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DRP1 links mitochondrial dynamics to the clock

A Publisher Correction to this article was published on 30 July 2018

The circadian clock coordinates mitochondrial gene expression and bioenergetics, but the mechanisms linking the clock to the mitochondrial network are unknown. New research by Anne Eckert and colleagues shows that the circadian clock controls mitochondrial fission–fusion dynamics through clock-dependant modification of dynamin-related protein 1 (DRP1; also known as DNM1L).

Circadian control of mitochondrial network morphology in serum-shocked human skin fibroblasts at 16 hours (TP16) and 28 hours (TP28). Images courtesy of Karen Schmitt, University of Basel, Switzerland.

The researchers found that mitochondrial oxygen consumption exhibited a 'diurnal' oscillation in which cultured human fibroblasts showed time-of-day-dependent variation in ATP levels. We know that tubular networks formed by mitochondrial fusion upregulate oxidative respiration while mitochondrial fission, which forms smaller fragments, results in the opposite. Eckert and colleagues found that the mitochondrial network existed in distinct morphological states that matched the 'diurnal' oscillation of ATP levels and oxidative phosphorylation. A tubular state occurred during the high oxidative phosphorylation phase (high ATP levels) and a fragmented state when ATP level was low.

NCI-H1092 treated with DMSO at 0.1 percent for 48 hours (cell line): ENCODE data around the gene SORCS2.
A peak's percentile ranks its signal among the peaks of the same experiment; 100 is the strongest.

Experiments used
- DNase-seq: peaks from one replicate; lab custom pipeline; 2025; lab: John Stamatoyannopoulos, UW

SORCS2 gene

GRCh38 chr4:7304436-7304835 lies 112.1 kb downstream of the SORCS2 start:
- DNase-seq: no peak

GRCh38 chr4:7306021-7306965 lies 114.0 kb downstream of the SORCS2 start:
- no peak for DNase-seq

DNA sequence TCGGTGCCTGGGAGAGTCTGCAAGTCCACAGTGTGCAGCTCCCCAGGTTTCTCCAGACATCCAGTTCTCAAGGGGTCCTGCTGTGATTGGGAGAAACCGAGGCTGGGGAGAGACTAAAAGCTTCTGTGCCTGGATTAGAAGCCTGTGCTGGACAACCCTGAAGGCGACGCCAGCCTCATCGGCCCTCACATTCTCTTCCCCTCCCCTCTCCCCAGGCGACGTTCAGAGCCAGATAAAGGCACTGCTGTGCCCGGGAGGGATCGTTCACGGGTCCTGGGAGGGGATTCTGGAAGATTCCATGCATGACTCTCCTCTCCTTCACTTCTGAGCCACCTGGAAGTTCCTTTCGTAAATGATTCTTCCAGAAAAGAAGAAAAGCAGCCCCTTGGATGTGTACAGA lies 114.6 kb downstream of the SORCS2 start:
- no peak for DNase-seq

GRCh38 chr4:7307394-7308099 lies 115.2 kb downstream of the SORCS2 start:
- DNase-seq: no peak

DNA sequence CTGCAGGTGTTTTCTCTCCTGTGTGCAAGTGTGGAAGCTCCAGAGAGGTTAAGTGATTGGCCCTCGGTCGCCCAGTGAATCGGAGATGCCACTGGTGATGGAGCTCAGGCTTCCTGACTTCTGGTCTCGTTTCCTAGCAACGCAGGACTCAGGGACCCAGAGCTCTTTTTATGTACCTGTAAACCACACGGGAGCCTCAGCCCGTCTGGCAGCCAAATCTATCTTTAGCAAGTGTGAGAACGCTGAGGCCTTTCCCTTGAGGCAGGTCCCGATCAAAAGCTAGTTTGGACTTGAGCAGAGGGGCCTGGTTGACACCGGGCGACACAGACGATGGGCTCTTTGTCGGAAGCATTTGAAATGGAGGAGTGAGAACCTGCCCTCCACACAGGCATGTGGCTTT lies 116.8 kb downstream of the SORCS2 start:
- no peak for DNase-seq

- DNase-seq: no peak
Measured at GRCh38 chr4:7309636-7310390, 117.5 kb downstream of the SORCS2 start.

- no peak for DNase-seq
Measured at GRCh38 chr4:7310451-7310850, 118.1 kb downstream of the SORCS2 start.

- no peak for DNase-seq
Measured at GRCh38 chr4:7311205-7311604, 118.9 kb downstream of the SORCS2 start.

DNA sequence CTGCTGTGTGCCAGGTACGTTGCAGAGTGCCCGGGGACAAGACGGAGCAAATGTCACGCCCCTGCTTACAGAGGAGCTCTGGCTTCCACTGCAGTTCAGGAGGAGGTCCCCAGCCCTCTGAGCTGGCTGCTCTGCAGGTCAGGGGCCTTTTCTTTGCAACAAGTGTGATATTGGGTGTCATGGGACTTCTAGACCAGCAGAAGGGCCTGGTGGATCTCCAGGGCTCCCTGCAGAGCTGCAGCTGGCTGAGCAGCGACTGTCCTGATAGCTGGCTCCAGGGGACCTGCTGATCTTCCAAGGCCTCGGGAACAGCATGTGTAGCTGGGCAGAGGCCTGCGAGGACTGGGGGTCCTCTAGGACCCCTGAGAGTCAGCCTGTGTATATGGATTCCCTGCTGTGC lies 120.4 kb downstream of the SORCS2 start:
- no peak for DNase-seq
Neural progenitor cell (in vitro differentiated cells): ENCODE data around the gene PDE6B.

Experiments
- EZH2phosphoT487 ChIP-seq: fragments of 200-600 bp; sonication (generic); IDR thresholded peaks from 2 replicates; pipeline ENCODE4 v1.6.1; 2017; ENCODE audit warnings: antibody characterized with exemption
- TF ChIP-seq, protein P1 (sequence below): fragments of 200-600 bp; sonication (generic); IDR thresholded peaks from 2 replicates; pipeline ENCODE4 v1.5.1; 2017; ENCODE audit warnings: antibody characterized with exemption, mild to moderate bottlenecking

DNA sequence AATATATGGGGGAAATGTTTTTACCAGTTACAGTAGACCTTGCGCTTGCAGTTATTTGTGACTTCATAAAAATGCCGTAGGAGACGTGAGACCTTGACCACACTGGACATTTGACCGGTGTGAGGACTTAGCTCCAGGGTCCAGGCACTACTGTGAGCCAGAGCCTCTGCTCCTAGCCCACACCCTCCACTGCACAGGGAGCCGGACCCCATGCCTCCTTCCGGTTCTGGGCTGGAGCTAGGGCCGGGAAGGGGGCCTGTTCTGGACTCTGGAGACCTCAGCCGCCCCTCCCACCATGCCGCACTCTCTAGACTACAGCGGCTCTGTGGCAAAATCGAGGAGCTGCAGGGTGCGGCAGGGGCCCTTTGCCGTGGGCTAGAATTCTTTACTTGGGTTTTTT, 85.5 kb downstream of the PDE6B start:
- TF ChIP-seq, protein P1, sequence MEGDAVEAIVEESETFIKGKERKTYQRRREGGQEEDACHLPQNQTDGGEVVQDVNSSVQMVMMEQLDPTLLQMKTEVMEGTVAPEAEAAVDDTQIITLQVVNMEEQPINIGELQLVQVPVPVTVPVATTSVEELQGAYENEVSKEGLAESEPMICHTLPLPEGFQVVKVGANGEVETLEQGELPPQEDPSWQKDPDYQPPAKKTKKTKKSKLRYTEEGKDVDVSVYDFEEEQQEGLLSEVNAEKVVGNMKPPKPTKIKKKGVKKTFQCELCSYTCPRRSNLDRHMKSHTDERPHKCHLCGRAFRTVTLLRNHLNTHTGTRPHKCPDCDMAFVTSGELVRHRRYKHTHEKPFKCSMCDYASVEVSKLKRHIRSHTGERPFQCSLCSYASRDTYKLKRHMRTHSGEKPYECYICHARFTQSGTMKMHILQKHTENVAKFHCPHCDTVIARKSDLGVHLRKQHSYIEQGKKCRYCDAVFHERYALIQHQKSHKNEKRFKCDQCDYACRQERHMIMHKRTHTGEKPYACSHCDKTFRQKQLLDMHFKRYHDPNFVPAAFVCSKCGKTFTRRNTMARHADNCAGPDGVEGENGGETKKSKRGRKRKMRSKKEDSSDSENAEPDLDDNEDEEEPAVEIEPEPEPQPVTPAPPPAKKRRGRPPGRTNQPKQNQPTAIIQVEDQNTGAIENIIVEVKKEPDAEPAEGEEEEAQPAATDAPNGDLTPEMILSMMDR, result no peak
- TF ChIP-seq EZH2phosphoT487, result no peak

DRP1 is an important mediator of mitochondrial fission and phosphorylation of DRP1 on serine 637 promotes mitochondrial elongation. The researchers found that phosphorylated levels of DRP1 showed a 24 hour rhythm that matched the measurements of oxidative phosphorylation and morphological assessments. Suppressing DRP1 activity in vitro and in vivo disrupted the 'diurnal' oscillation of ATP production. Eckert and colleagues found that loss of DRP1 impairs the core circadian clock. Inhibiting DRP1 function in vitro increased the length of the circadian period and repressed the expression of circadian clock genes, including period circadian protein homologue 1 and 2 (Per1 and Per2, respectively).

“Cell cycle phase directly determines mitochondrial productivity through the control of DRP1 phosphorylation and, with it, mitochondrial morphology,” concludes Steven Brown, senior author. “I find it exceptionally elegant that the circadian clock has essentially co-opted this more ancient mechanism to achieve the same global control in time-of-day-dependent fashion via the same control point.”


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    Schmitt, K. et al. Circadian control of DRP1 activity regulates mitochondrial dynamics and bioenergetics. Cell Metab. 27, 1–10 (2018)

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Leong, I. DRP1 links mitochondrial dynamics to the clock. Nat Rev Endocrinol 14, 252 (2018).

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